• We have finalized plans for this year’s Sophomore Service Days (this week!) and the September 8th Grade Service Day, and are gearing up for lots of service in October: a Red Cross Blood Drive, Middle School Bagels for the Cure to support breast cancer research, and the annual Yam Jam of the Society of St. Andrew to combat hunger in our community.
  • We have begun conversations with outside organizations about expanding opportunities for students to do service with them as part of intentional, ongoing relationships. These include a school and a well-known community organization. We will announce more details as these plans come to fruition.
  • We have begun planning for this year’s Triangle Diversity Alliance Conference, which CA will host in the second trimester. TDA is our collaborative effort with four other local independent school in support of our ongoing, deep commitment to making our school and our community a welcoming and inclusive community for all our students and neighbors.

Now, this sort of work is not exactly new to CA We have been committed to service, diversity, and inclusion for over 20 years! But the new ingredient in the mix is a thoughtful commitment to connect these efforts to learning that is transformative and integrated.

Over the last several years, guided by our Strategic Plan’s focus on learning that is “relevant, personalized, and flexible,” we have been working to expand the ways CA students can do real-world learning. These have included a more robust set of offerings during our end-of-year Discovery Term and the opportunity for juniors to participate in the Work Experience Program, which 72 juniors took advantage of last year. The positive feedback from both the students and the numerous community partners for the WEP were part of what convinced us that the Center for Community Engagement’s time had come.

As we grow this Center, we will keep updating as we learn new lessons. Part of experiential learning best-practice is to build in proper time and attention for reflection and improvement, and that will be true for both the students and the adults working with them.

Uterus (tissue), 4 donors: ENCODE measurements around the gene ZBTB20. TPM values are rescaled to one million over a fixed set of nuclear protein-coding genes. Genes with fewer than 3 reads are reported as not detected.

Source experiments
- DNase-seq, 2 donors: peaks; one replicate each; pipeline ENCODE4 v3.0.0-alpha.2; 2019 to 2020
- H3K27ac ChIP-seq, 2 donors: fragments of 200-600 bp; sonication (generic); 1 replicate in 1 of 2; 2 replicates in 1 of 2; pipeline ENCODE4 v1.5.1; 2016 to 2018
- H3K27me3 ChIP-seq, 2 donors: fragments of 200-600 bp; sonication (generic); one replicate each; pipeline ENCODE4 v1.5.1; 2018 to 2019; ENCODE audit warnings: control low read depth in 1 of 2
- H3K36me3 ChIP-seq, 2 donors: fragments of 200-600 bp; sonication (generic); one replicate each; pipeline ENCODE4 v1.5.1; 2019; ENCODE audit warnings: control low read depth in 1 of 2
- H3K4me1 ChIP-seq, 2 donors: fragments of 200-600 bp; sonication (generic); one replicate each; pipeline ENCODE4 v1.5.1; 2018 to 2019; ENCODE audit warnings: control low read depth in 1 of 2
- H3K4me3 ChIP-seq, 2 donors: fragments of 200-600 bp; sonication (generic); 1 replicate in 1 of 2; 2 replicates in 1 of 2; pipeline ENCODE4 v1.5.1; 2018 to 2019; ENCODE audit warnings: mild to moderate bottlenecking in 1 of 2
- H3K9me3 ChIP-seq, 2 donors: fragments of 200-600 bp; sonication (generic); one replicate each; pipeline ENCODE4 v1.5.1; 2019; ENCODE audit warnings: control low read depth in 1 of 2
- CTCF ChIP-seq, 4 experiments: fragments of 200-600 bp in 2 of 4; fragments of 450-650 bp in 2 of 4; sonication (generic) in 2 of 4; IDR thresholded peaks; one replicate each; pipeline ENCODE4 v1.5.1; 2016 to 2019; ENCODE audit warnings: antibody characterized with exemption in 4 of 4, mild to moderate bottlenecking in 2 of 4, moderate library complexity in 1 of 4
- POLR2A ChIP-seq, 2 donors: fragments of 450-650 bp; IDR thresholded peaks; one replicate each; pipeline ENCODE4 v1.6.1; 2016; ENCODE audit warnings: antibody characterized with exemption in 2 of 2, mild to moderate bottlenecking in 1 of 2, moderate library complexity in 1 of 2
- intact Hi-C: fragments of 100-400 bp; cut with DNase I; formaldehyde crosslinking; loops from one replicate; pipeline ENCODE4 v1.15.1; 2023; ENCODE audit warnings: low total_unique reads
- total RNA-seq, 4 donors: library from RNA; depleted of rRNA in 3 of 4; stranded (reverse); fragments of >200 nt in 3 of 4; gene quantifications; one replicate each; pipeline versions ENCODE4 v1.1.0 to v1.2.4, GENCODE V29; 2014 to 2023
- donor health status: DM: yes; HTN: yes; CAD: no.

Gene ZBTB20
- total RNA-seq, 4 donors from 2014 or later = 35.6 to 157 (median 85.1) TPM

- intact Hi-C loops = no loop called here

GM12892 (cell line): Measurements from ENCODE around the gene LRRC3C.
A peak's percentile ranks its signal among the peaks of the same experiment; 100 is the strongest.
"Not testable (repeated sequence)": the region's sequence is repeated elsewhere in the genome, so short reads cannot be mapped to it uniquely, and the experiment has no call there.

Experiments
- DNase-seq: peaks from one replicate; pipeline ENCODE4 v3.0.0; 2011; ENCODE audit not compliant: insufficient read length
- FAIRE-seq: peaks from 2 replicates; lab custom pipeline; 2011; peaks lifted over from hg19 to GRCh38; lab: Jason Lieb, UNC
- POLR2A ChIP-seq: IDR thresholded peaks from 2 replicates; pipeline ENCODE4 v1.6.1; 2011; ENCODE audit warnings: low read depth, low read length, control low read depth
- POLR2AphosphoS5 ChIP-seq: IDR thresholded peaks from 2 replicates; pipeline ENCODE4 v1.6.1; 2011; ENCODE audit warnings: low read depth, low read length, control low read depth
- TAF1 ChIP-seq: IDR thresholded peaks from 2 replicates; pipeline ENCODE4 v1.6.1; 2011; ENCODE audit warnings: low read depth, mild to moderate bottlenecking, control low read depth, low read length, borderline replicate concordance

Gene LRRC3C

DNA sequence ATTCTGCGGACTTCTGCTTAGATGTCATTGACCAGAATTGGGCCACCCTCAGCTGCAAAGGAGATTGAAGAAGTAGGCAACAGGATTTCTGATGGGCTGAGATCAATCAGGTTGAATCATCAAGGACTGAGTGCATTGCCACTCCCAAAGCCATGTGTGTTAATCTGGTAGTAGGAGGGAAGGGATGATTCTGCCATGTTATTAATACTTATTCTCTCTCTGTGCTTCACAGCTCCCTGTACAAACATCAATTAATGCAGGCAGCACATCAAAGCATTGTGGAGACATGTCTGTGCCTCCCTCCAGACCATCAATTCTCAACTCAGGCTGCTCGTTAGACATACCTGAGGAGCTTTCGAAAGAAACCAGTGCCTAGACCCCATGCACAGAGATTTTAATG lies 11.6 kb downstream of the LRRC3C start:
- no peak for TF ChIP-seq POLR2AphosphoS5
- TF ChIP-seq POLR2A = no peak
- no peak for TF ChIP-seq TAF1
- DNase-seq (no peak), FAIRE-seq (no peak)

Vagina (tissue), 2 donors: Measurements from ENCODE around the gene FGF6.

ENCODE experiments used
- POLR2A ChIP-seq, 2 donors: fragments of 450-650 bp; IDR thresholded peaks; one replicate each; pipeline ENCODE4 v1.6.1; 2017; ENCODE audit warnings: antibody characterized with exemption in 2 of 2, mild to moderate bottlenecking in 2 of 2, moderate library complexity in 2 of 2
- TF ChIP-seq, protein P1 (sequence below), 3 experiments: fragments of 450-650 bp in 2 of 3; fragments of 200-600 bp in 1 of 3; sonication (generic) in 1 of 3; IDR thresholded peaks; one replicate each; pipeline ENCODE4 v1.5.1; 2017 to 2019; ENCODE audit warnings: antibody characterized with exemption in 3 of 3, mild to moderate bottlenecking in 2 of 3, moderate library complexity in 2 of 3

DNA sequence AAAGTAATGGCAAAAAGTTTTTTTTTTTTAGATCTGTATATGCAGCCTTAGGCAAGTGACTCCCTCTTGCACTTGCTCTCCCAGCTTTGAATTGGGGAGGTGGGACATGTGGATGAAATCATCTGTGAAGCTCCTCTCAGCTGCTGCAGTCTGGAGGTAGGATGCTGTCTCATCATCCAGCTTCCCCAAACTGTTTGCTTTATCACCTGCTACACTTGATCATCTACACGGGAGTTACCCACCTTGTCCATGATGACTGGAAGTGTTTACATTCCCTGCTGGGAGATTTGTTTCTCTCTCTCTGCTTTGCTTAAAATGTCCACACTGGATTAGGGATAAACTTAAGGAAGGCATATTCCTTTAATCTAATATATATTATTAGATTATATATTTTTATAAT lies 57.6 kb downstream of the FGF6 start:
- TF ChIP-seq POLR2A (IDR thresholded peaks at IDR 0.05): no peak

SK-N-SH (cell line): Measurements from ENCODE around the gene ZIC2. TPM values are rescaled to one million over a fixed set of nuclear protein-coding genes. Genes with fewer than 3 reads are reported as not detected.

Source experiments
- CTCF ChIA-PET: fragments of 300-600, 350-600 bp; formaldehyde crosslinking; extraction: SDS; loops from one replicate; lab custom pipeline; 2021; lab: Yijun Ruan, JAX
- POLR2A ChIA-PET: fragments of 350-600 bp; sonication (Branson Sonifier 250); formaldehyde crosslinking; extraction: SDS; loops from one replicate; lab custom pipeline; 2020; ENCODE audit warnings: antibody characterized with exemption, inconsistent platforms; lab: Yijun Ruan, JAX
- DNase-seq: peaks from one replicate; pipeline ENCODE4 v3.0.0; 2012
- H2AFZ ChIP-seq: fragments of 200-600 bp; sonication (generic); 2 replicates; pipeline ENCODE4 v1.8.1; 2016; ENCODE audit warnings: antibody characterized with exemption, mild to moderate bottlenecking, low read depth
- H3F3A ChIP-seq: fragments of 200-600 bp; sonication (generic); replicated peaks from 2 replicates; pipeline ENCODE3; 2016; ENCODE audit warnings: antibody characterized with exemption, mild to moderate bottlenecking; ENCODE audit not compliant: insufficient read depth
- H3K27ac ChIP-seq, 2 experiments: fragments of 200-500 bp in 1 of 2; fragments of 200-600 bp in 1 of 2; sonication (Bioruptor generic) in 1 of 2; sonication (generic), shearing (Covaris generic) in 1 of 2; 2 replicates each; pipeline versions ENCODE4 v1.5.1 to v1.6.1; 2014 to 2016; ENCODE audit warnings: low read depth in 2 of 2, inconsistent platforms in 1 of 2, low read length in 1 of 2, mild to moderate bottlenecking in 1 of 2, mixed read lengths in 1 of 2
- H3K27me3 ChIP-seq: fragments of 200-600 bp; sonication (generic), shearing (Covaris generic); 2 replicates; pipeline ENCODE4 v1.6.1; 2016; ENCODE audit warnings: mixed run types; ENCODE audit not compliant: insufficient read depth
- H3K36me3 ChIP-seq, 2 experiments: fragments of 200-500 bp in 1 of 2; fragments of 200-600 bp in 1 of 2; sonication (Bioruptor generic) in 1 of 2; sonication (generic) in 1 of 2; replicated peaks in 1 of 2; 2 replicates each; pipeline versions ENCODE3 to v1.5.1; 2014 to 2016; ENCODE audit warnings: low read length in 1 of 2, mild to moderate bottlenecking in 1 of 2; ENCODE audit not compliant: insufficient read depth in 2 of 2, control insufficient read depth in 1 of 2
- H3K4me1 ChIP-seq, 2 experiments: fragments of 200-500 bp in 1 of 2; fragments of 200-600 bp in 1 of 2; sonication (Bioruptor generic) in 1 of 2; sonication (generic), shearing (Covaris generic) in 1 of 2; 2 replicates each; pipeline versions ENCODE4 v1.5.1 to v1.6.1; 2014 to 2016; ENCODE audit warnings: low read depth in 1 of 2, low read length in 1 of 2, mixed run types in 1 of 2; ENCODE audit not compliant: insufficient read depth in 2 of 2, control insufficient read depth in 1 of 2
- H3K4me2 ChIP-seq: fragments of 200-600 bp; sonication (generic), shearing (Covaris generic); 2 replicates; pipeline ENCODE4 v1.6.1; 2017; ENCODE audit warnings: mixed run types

This year, for instance, we are offering our first for-credit course called Community Engagement (EXP-400), and the students in the course chose their focus for the year back in March and have helped design the course with me. They chose to focus on poverty and inequality in Raleigh, so we will have lots of ways to approach this complex and important topic throughout the year. In lots of ways, the course will serve as a melding of the three offices within the Center, since the students’ learning will be immersive and expeditionary; they will interact with and support an extremely diverse set of experts (think, everyone form city leaders to those served by a variety of public and private social welfare agencies), and to serve the whole community by—we hope—helping us identify some ways to ameliorate some of the disparities we come to understand better throughout the year.

We could not be more excited to launch the Center for Community Engagement, as we re-commit to learning that is deep, meaningful, and transformative both for us and for our community. We welcome your collaboration with us as we move forward together!

Written by MIchael McElreath, Experiential Learning Director